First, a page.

#31 Manchester: Transport Is About "Giving People A Choice"

Episode 37 May 03, 2023 00:26:30
#31 Manchester: Transport Is About "Giving People A Choice"
Smart in the City – The BABLE Podcast
#31 Manchester: Transport Is About "Giving People A Choice"

May 03 2023 | 00:26:30

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Hosted By

Tamlyn Shimizu

Show Notes

This episode was recorded live at the Autonomy Mobility World Expo 2023 in Paris, where Smart in the City was a Media Partner. 

 

In this episode, we travel to Manchester in the UK and talk about public transport, active mobility, integration, railway network and more with Nick Fairclough, Senior Policy Manager at Transport for Greater Manchester.

 

Overview of the episode:

02:29 - Teaser: What is a little-known fact about Manchester?

03:11 - What led our guest to work in transport?

05:20 - How does Transport for Greater Manchester work?

07:35 - What are the similarities and differences in your organisation to others?

08:54 - Is there an increase in people biking and walking?

10:17 - What does success look like for integration?

11:19 - Do cars have a place in integration?

12:08 - What are the barriers? What are the challenges? 

13:17 - Where does public transport fall short?

14:58 - What is the business model behind public transport in Manchester?

18:51 - Nick Fairclough's favourite project: the development of Greater Manchester's bus plan

20:37 - What does Greater Manchester look like in 2050?

22:47 - Inspire Us: our guest shares a story, a quote, or anything that has inspired them recently

24:27 - Ending Question: To you, what is a Smart City?

 

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Want to join us for an episode? Contact our host Tamlyn Shimizu.

 

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View Full Transcript

Episode Transcript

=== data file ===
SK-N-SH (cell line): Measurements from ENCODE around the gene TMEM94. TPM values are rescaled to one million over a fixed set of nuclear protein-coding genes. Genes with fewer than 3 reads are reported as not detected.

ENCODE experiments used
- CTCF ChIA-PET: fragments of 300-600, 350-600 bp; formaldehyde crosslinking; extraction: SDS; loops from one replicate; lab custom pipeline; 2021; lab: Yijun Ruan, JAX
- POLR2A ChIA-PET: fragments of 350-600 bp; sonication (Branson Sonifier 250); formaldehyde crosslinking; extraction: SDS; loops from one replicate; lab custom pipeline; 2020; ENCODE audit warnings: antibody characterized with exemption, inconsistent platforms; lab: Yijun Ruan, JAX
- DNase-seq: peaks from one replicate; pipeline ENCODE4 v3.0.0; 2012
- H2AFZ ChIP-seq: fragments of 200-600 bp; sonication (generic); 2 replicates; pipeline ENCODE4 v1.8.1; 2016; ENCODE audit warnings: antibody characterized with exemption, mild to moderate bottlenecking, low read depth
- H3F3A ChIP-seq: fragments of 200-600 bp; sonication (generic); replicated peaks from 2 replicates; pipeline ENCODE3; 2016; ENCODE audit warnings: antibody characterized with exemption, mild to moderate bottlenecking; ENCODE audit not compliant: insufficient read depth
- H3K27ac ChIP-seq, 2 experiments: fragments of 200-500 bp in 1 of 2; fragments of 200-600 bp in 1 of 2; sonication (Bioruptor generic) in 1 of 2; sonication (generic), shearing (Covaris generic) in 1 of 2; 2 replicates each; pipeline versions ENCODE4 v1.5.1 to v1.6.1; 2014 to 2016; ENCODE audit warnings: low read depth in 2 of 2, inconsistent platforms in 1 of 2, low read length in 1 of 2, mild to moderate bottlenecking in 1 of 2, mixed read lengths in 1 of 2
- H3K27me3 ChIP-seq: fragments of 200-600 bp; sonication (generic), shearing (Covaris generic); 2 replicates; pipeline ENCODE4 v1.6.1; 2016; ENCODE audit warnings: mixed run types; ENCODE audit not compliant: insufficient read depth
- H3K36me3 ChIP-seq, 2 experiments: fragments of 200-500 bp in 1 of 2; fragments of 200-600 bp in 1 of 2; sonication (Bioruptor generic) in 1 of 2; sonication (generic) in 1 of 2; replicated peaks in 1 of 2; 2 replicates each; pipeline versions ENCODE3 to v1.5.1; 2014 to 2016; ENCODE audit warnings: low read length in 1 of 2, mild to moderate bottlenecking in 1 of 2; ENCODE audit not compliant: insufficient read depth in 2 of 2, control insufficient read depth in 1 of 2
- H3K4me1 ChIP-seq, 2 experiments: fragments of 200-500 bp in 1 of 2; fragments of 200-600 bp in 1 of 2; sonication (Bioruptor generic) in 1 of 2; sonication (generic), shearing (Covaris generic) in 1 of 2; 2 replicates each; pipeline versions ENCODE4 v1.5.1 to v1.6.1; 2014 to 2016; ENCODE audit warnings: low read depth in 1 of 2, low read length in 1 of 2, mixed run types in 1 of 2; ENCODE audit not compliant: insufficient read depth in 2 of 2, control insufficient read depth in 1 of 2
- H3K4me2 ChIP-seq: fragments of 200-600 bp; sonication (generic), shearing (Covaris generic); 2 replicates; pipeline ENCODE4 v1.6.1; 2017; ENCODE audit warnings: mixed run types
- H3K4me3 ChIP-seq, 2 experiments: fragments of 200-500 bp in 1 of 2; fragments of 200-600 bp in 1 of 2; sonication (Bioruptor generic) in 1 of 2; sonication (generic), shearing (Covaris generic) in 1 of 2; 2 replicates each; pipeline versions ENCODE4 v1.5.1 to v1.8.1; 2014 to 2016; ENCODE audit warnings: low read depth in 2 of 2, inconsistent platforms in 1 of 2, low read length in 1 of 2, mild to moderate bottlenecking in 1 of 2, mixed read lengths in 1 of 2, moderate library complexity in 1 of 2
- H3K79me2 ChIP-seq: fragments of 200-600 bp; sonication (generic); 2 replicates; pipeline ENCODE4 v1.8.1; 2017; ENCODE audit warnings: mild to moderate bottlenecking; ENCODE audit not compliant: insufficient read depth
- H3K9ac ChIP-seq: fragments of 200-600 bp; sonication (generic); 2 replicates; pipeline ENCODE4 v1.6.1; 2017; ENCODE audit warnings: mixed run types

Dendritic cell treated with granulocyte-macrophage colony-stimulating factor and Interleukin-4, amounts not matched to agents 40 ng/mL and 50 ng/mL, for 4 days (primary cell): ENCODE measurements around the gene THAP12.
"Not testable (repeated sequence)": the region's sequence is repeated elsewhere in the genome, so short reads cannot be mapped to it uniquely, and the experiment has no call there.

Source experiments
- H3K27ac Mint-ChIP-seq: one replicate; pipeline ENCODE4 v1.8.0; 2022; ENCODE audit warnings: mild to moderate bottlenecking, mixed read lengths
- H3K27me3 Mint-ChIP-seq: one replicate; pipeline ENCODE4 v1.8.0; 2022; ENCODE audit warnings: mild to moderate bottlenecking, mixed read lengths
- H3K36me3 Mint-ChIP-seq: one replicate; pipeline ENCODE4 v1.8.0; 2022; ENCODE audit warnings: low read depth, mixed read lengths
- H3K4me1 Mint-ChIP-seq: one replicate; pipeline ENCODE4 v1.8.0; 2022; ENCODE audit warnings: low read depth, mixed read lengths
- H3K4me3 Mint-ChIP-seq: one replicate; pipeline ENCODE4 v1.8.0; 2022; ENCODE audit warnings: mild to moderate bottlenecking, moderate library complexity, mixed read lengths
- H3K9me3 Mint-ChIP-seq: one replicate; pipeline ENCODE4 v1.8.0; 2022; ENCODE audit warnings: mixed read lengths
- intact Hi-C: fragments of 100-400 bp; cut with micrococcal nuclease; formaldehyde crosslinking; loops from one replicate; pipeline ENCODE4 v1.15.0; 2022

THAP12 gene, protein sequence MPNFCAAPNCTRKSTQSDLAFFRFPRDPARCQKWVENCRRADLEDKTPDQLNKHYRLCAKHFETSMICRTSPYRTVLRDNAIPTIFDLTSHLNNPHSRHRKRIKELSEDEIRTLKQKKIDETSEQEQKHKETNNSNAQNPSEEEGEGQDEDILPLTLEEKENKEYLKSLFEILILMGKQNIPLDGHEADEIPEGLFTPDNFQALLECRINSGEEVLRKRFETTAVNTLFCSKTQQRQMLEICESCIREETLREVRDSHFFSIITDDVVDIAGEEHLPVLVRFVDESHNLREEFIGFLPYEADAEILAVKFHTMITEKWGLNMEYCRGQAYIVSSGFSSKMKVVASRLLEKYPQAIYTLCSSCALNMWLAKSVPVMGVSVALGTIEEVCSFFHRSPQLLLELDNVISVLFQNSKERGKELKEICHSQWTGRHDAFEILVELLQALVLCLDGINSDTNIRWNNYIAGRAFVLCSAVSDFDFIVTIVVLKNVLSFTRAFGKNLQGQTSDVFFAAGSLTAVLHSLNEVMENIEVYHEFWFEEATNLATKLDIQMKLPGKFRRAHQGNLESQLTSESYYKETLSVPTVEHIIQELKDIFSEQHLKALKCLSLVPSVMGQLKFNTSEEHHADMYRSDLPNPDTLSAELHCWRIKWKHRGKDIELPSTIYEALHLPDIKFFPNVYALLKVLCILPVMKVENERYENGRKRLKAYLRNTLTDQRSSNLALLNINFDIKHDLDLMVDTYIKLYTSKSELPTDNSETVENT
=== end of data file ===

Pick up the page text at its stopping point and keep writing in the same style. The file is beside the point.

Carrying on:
Tamlyn Shimizu 00:00:06 Welcome to Smart in the City - The BABLE Podcast, where we bring together top actors in the Smart City arena, sparking dialogues and interactions around the stakeholders and themes most prevalent for today's citizens and tomorrow's generations. I am your host, Tamlyn Shimizu, and I hope that you'll enjoy this episode and gain knowledge and connections to drive the change for a better urban life. Smart in the city is brought to you by BABLE Smart Cities. We enable processes from research and strategy development to co-creation and implementation. To learn more about us, please visit the BABLE platform at bable-smartcities.eu. Now, just a short intermission to let you know of a small opportunity. Are you interested in a site visit to DOLL Living Lab in Copenhagen, combined with the BABLE interactive capacity building session? Well, we are teaming up with DOLL to offer a full experience package. So for more information, just book a call with us and we'll tell you all about it. Uh, you can find the link in the show notes now onto the regular programming. Tamlyn Shimizu 00:01:11 So welcome to a new episode. It's in cooperation with Autonomy Mobility World Expo, and I'm actually sitting in the city of Paris live at the Expo, um, as a media partner and, uh, yeah, collaborating partner as well. And I'm enjoying meeting all the different partners and urban stakeholders here. Um, and while we may be in Paris, we're actually in this episode, we're not talking that much about Paris. We're, we're gonna move a little bit to England, of course, and more precisely to the area of Manchester, the birthplace of the Industrial Revolution in the uk. So with me, um, is Nick Fairclough. Um, he is a senior policy manager at Transport for Greater Manchester. So, hi Nick, welcome to the show. Nick Fairclough 00:01:56 Hi, nice to meet you. Tamlyn Shimizu 00:01:57 Nice to meet you as well. And, uh, are you enjoying this year's autonomy so far? Nick Fairclough 00:02:01 Very much so. It's really exciting to see so much innovation in one room, um, and great to be in Paris as well. Tamlyn Shimizu 00:02:07 Yeah, Paris is, um, well, usually a good time. We're we're, it's a bit of a difficult time right now that we're sitting at. I haven't seen the garbage bags piling up. I think we got here at the right time, so Nick Fairclough 00:02:17 <laugh>. <laugh> Tamlyn Shimizu 00:02:18 Good. Um, so I'm wondering if, um, now we, we turn a little bit of the focus. Um, so Manchester, you're, you were raised there around that area, I believe. Yes, Nick Fairclough 00:02:29 Yes. Tamlyn Shimizu 00:02:29 Um, so you must have some nice little tidbits, <laugh>, um, of, of little known facts about Manchester. So I wanted to ask you, um, what about, uh, either Manchester or Greater Manchester, if you have a little fact to share with, with our audience? Nick Fairclough 00:02:44 Sure. Well, from a, from a transport perspective, um, not only was it, uh, the leader in the, uh, industrial revolution, but Manchester was also the place, uh, that invented the modern railway and also was the first place in the UK to have buses 200 years ago next year. Tamlyn Shimizu 00:03:00 Ooh, wow. Is there gonna be like a bus party to celebrate? Nick Fairclough 00:03:03 I hope so. <laugh>, Tamlyn Shimizu 00:03:05 You're putting it on, right? Nick Fairclough 00:03:06 I'll be the first in line. Tamlyn Shimizu 00:03:07 Okay, good. And I'm on the invite list, Nick Fairclough 00:03:09 <laugh>. Sure, absolutely Tamlyn Shimizu 00:03:11 <laugh>. Perfect. Perfect. So, um, I also want to hear about your story a little bit, Nick, like what led you into transport, what led you here? Um, tell us all, please. Nick Fairclough 00:03:22 Of course. So, um, as you've mentioned, I I grew up in Greater Manchester, and I think it's a really exciting place to be. And, and so I started my career there. I, I've fact my whole career has been in Greater Manchester, so I spent several years working for the Greater Manchester Combined Authority, which is our, our city regional government, working with, um, our mayor and the 10 leaders of Greater Manchester, uh, supporting on a wide number of different policy areas. So looking at, um, em, employment standards, uh, looking at how we can improve access to opportunity, uh, the economy, all sorts of, all sorts of different areas. Um, but it's a really exciting time at the moment for Transport in Greater Manchester, um, in, in the UK at the moment. Uh, buses, there we go again, I can talk about buses all day. Uh, buses are deregulated outside of London, so basically that means that that local areas have very little control over them. Nick Fairclough 00:04:20 Um, greater Manchester is taking control of its local services. Um, and, and what that means is that we are gonna have much greater ability to affect where they go, who they serve, uh, and, and, and, and how people get around, um, as part of a wider integrated transport system. So I think if, if you're going to work anywhere in transport at the moment, I think Greater Manchester is probably one of the most exciting places to do that. And that's really what attracted me to, uh, to my current role, um, working on, uh, buses, but also, um, more widely than that, how we integrate, um, buses with Rail, with, uh, active travel and with Metrolink, our like rail system as well. Tamlyn Shimizu 00:05:03 Very, very interesting background. So, um, also a plug for, I guess any career opportunities at, uh, transport for Greater Manchester Best Place. You heard it from him. Absolutely. Best place to work. So, um, yes, thank you for, for sharing all of that. So, um, can you give us a little bit more of an overview about how Transport for Greater Manchester works? Like how are the different departments? How is it, how is it working Nick Fairclough 00:05:28 Ab Absolutely. So, um, uh, we work, we work very closely with the 10, uh, local authorities in Greater Manchester. Uh, and they're the highway authorities as well. So they control the roads, uh, and we work with them to support services, uh, provide passengers, customers with information. Uh, we own, uh, Metrolink, which is our, our light rail system, which is the largest one in the uk. Um, and, and, and what we've been tasked to do by the mayor, by the leaders of Greater Manchester is develop that London style integrated transport system that, that I think everyone sees as being the right way to go in the future. Um, and so lots of people working very hard to that end, uh, at the moment. And we're working with partners in government, with operators, and with local stakeholders as well to make sure we get there. Tamlyn Shimizu 00:06:23 Cool. Um, so about this cooperation, how, how does that cooperation work, um, really with, uh, also, do you work with private sector? Do you work, uh, I guess with all of the different stakeholders? How, how does that work? Nick Fairclough 00:06:36 Ab Absolutely. So, so we work very closely with, with local residents as you'd expect. So we are, we're, we're, we're very keen to make sure that that local people feel that they own their transport network. Um, and, uh, the integrated transport system that we're building is called the Bee Network. Why the Bee Network? Well, the, the be is a, uh, a civic symbol of, of, of Manchester and, and, and laterally greater Manchester, um, partner. It comes about actually because of the, uh, industrial revolution. So bees were seen as a symbol of being an, an industrious place, um, where people work together in a hive. Um, so, so that, that's where the names come from, and that's what we're, we're working to deliver. So yes, working with residents to do that, we're working with with businesses as well, um, to make sure that the services we provide fit their needs, but also because we know there's an awful lot of experience and knowledge and expertise that we can draw on as we, as we build that system. Tamlyn Shimizu 00:07:35 Yeah, yeah, definitely. Very important. Um, so what do you think are the similarities and maybe more of the differences in say, uh, another transport organization like yours? Like how do you function differently? Nick Fairclough 00:07:50 So, I, I, I, I think ev every city, every area has a slightly different way of setting up how it, how it runs, transport services. Um, clearly, I, uh, I think, I think the fact that until now we've not had that, that level of control over bus services, which are by a significant margin, the most, uh, the most used form of public transport in greater Manchester means that we are slightly different to, to many other transport agencies that you'd see in, see in European cities. So our role has been more about supporting customers, trying to coordinate between operators as best we can. Um, but I think it's also fair to say that that role is now changing and, and with the B network, we are gonna have a, a really important role, um, in delivering for passengers in greater Manchester as well. And, and, and delivering, actually, not just for people who are using public transport, but people who want to walk and cycle around greater Manchester and, and users of shared mobility as well. Tamlyn Shimizu 00:08:54 Are you seeing an increase in people biking, cycling? Uh, that's the same thing, biking and cycling, walking, <laugh>, all of these things. <laugh> Nick Fairclough 00:09:02 Yeah. A a absolutely. Um, um, uh, definitely and, and through the Covid 19 pandemic, we saw, uh, an increase in, in, in people using active travel, walking, wheeling, cycling to, to get around greater Manchester. And that's something that we, we've wanted to build on. So we've got some, some really ambitious plans to, to develop our, our active travel network. And what we want to see is that that's an integrated part of that wider transport system, as well as integrated as buses, as trains, as any other elements, because fundamentally that's how people are going to get to and from bus stops, railway stations, uh, et cetera. And, and that's really important. Um, we've got a, um, we've got two transport commissioners actually. So we've got, uh, uh, an active travel commissioner, Dame Sarah story, um, who has recently launched a, a, a refreshed mission for active travel in the city region. So really focused around making sure it's accessible, supporting people to, to travel around in different ways, and also communicating about it in new ways. Um, and we have a transport commissioner as well, Vernon Everett, uh, who's leading us on that journey into the integrated London style public transport network that we want to see. Tamlyn Shimizu 00:10:17 I hear the word integration a lot. What does success look like for integration? Nick Fairclough 00:10:22 So I think we want people in greater Manchester to be able to travel around almost in, in a, in a way that's almost frictionless mm-hmm. Between different, between different modes of, of, of travel. So whether, whether people are taking a bus than a train or a tram than a, than a, a higher cycle to get to their destination, it almost, they, they almost shouldn't notice that they're changing between different ways of getting around. Um, you might need to notice that if you're on a bike, if you <laugh>, if you just sit there and don't pedal, you won't get very far. But, um, I, I think we want to make it as easy as possible for people to get around. Um, and with that, we want them to be able to access opportunity, um, uh, meet friends, tackle social exclusion, um, and do all the, do all the normal everyday things that we rely on a, on a transport network to enable. Um, it's not transport for transport's sake, but it's about what can transport enable. Tamlyn Shimizu 00:11:19 Do cars have a place in integration? Nick Fairclough 00:11:21 I, I, yes. Um, certainly. Um, and, and the B network certainly isn't about being anti-car or, or anything like that, but it's about giving people a choice, I think. And, and we know that, that building a better public transport network is good for everyone because it improves air quality, it reduces carbon emissions. It, it even reduces congestion as well. So for those people who aren't able to take public transport for their journey, for whatever reason, there are are advantages there too. Um, and, and cars as well. Through integration, we, we hope that there are opportunities for things like park and rides or, or even park and Strides, which is where you park your car and then, and then walk the remainder of your journeys. Tamlyn Shimizu 00:12:04 Ooh, I haven't heard that before. Park and Strides. Nick Fairclough 00:12:06 It's a, it's a natty term. <laugh> Tamlyn Shimizu 00:12:08 <laugh>. Very nice. Very nice. And, and what's, what's stopping this? What are the barriers? What are the challenges? Nick Fairclough 00:12:15 So I I, I, I think at the moment we're, we're, we're working through those challenges as, as, as much as we can. Um, I think the nature, I think the way in which public transport has been set up in the past has been a bit of a barrier to integration. Um, those barriers are beginning to fall away now, and we're, we're working really closely with, with operators to, to do that commercial and otherwise. Um, just yesterday, um, the mayor and the leaders of Greater Manchester signed a new devolution deal with government, actually. And one of the things in there was that it said that we could now work really closely with, with great British railways, which is the, the, the emerging guiding mind for the railway in the u in in Great Britain. Um, and what that means is that that gives us that opportunity to properly integrate our railway network with the light rail network that we already control, and with the buses that are shortly coming under our control. So it feels like there's a golden opportunity in the next few years to do something really special. Tamlyn Shimizu 00:13:17 That's incredible. Yeah. I, I think we all, uh, feel that every time, just as a commuter or as someone who travels this sometimes big disconnect between, um, okay, now I have to walk 20 minutes to get to my next mode of transport, or things along those lines. So, um, I guess this is a pain point for me personally, <laugh>, so I appreciate that, um, is what I'm trying to say. So, um, what, where do you think public transport falls short? Uh, Nick Fairclough 00:13:52 It's gonna be a boring answer, but I, I, I think Integra, I think integration at the moment of, but that's the main goal of the lack thereof is, is a, is a big gap. I I think there are other elements as well that we will want to improve over time. So I think at the moment, um, a frequency of service is something that, that, that's, that's lacking. And I think, unfortunately we've been in a, a position where, um, patronages dropped because services aren't that easy to use. That means that they're not as financially viable as they would've been, which means that, uh, operators necessarily have to remove services, which then makes the offer yet more unattractive. And so fewer people use it. And so it, it, it, it, it's a downward spiral, unfortunately. But I hope that, that by delivering this, this more attractive, more integrated network, we can get to a position where the spiral goes in the other direction, where suddenly you have a network that's attracting more people, that that is more commercially viable, which then means we can invest in more services and help to make them more attractive and bring more people onto the network. Tamlyn Shimizu 00:14:58 Makes sense. Um, finances, you mentioned it and I wanna touch on it. What's, what's the business model behind, uh, public transport in Manchester? Like, how do we make it financially, um, doable for, yeah. Let's say low income, um, families and, uh, yeah. How do you do it? Nick Fairclough 00:15:16 Ab ab? So we, we know that affordability is a, is a really important concern for people traveling on the public transport network, and it's a really important reason why some people don't travel on the public transport network as well. Um, one of the things that, that we've done in advance actually, of, of taking proper control of the, uh, of the bus network has been to, to introduce fair caps. Um, so from September last year, um, we introduced a, uh, a two pound cap for single journeys, five pound for a day ticket. Um, and what was really exciting about that was that that showed a significant uptick in patronage as a result over the following three months. So, uh, the, the, uh, fair Cat started in September, and we were looking at a 10% increase, uh, of patronage, uh, o over the following three months. Um, which I think is, is great news for public transport because it shows that there are opportunities to bring more people to onto the network. Nick Fairclough 00:16:17 And I think what we saw through that and, uh, uh, a piece of an evaluation's been done looking at what the impact of that, that that work is. Um, we've, we've seen that many of the people who, who took the bus more in that period are people who don't use it frequently and haven't used it previously. So there is appetite there to get onto public transport, even, even from people who haven't necessarily used it in the past. Um, and sort of following on from, from that initial cap earlier this year, we introduced a a a a a fair cap for, for weekly tickets as well, because we recognize that those are the tickets that are used mostly by, by regular users of, of, of buses. And, and they're people who, who, who also should benefit from, from, from the opportunity that a, a, a lower or fixed fair can provide, um, particularly in the context of a, a cost of living crisis. Tamlyn Shimizu 00:17:11 How did you find those numbers? Like, was, was there a lot of data backing those decisions or was it like, let's try this price point and see how it goes? Nick Fairclough 00:17:19 So, so it was partly based on, um, existing fairs and partly based on what was possible with the funding we had available. Um, a a and also, I think importantly it was about simplification as well. So before, for example, the two pound fair cap, um, journeys were as in, as in many places based on destination. And, and, and the price you would pay would depend on how far you were going. So, um, in some places that could be up to four pounds for a single journey. Um, but I think having a really simple fair offer offers people the opportunity to think, oh, I'll get the bus. I know exactly how much it costs wherever I'm going. It's an easy option to make. And I suppose it comes back to that point about ease of use, creating a frictionless system. If people know what to expect before they get on public transport, then I think it makes it a much more attractive offer. Tamlyn Shimizu 00:18:16 Absolutely. I, I love the simplification also of the price plans too. I feel like we don't talk about that that much, and I've come across so many different, um, cities and places where I, I come there, I'm, it's my first time there and I have no idea which ticket to buy. <laugh>. Like, okay, it's talking about this zone, this place. I'm like, I don't know which, which wedge zone I'm going to, in which area. So, uh, I think simplification there is really important as well. So, um, yeah, maybe you've already spoken about it, but do you have a favorite project or anything that you want to speak about? Nick Fairclough 00:18:51 So one of the things that I'm really fortunate to be working on at the moment is the development of our, uh, bus plan, um, buses. Tamlyn Shimizu 00:18:59 It all comes back to buses and keep Nick Fairclough 00:19:01 Talking about buses, but they're, they're, they're really important. And I think, um, that our bus plan gives us an opportunity to set out a really exciting vision for what buses in Greater Manchester can provide. We know that, as I've mentioned, they're already the most, the most used form of public transport in the city region, but I think there's an opportunity for them to be used more, not least because from a, from a carbon reduction perspective, that one of the, the easiest ways that we can take, uh, large people arou take large numbers of people rather <laugh> around, around the city region, um, in a, in a, in a less carbon intensive way than, than, than than cars or, or other forms of travel. And buses are also really flexible compared to rail based forms of transport too. So, um, we can add in services, try new things, be innovative as well as we go. Um, so I think there's a real opportunity there. And because we've not done this before, because we are franchising afresh, I think there's an opportunity, uh, that, that that's almost unique. Um, we probably won't get this opportunity again in, in, in the coming years because we are starting, starting afresh. So I think there's a real, a real chance for us to, to do something new and to build in some e exciting ideas for the future. Tamlyn Shimizu 00:20:26 Cool buses? Yes. Nick Fairclough 00:20:28 Always Tamlyn Shimizu 00:20:29 <laugh>, always buses, <laugh> Nick, the bus guy. That's right. Nick Fairclough 00:20:32 Another forms of public transport. We want an integrated B network. Yes. Tamlyn Shimizu 00:20:37 We don't discriminate. We just really like buses <laugh>. Um, good, good. Um, so last, last question of our, of our main, um, of our main section. I just want you to paint a picture in you for the audience. Um, imagine Greater Manchester in year 2050, let's say. What does it look like? Nick Fairclough 00:20:56 Well, uh, <laugh> Tamlyn Shimizu 00:20:57 Integrated transfer and lots of buses. Nick Fairclough 00:20:59 <laugh>, you took the words right outta my mouth. <laugh>. Um, yeah. Well, yes, absolutely. I, I, I, I think it's a, it's a, it's a place that, that's, that's fairer, that's greener, that's more prosperous, driven by good, reliable, attractive, affordable public transport. That's easy to use, simple to understand, goes where you need it to at an appropriate level of frequency. Uh, it, it sounds fairly simple, but I, I I think the opportunity it presents is, is fairly revolutionary. Hmm. Tamlyn Shimizu 00:21:30 Yeah. Good picture. Good picture to paint. And, um, this is your chance, your only chance I give you in the interview. No, I'm just kidding. <laugh>. But this is your chance to, um, I, I always like to give an open floor Now, um, is there anything that we didn't touch on during this that you're like, oh, people really need to know about this? Nick Fairclough 00:21:51 I, I think, I think the, the, the, the other thing that I would mention is that, um, that we have touched on, but I think deserve some emphasis as well, is the role of active travel in delivering a successful B network. Um, we know that at the moment, um, many people don't feel that they're able to safely cycle or scoot or e even walk to be honest, uh, to their destination, even where the journey is relatively short. Um, so helping people to feel, feel safe, both in terms of reducing antisocial behavior, but also, uh, making sure that the highway and the the infrastructure that's in play that's in place supports people to get to their destination in a way that they feel safe about. I think that's gonna be a really important part of our work over the next few years as well. So in short, buses, yes. Really important, but so is the rest of it too, <laugh>? Tamlyn Shimizu 00:22:47 Good, good. Um, great words to end it on. Um, now I move to a little segment that we have. So we have different segments, um, that we choose for different interviewees. Um, and the one that we chose today for you is called, it's very nice. It's a very lovely one. Um, <laugh>, it's called Inspire Us. Inspire us just a little bit with a story, a quote, or anything that has inspired you recently. Nick Fairclough 00:23:19 Oh, goodness. Um, I, I, I, I think traveling around on really, really well put together, properly integrated. There I go again, <laugh>, um, transport networks as I've done to get here today. So traveling through London, traveling through Paris, I've seen that the, the opportunities that those can bring. And I, I think sometimes when, when we are focused on improving transport, it, it can be very easy to go, to get stuck in a silo almost, and become very focused on buses or other forms of transport. <laugh>, it's not about, it's not about the vehicle, it's not about the mode. It's about the people on it, and it's about how we get them to their destination, whether that's the new job visiting someone in hospital, meeting a friend, whatever. But it's about helping people to really achieve their potential and supporting them to do that in a, in a simple way. Tamlyn Shimizu 00:24:21 That was very inspiring. You, you, you did the assignment well. So Nick Fairclough 00:24:25 <laugh>, thank you very much. Tamlyn Shimizu 00:24:27 Good. Now I have one last question for you. So we're almost to the end. You're done brilliantly so far. Um, the question I ask every single guest, um, it's always very interesting to hear the different perspectives, and it's, to you, what is a smart city? Nick Fairclough 00:24:44 I think a smart city is one that works closely with the people who live there and work there. One in which people have access to high quality services, including transport, uh, on, on one that, that sees itself, but having a role locally, but also a role globally. And that's, uh, I suppose part of the reason why it's such a pleasure to be here today, um, part of a, a a global group of cities coming and talking about what we can do better and what we're already doing. So yeah, I think that's a smart city for me. Yeah, Tamlyn Shimizu 00:25:22 Very good answer. Um, have no, have no, uh, um, notes on that. So <laugh>, yeah. Then, um, that's all she wrote. So, uh, thanks so much, Nick. I, I know it's always tight schedule at events and everything running around, um, but it's, it's really, really valued to get your insights on all of this information. And I know everyone will be really interested to hear about all this work that you're doing. Um, so yeah, I appreciate your time and have fun at the event. Nick Fairclough 00:25:49 Thank you very much. Tamlyn Shimizu 00:25:50 And to all of our listeners, uh, don't forget, you can always create a free account on bable-smartcities.eu to find out more about smart city projects, solutions, implementations, all these cool things happening. Um, and with that, thank you so much. Thank you all for listening. I'll see you at the next stop on the journey to a better urban life.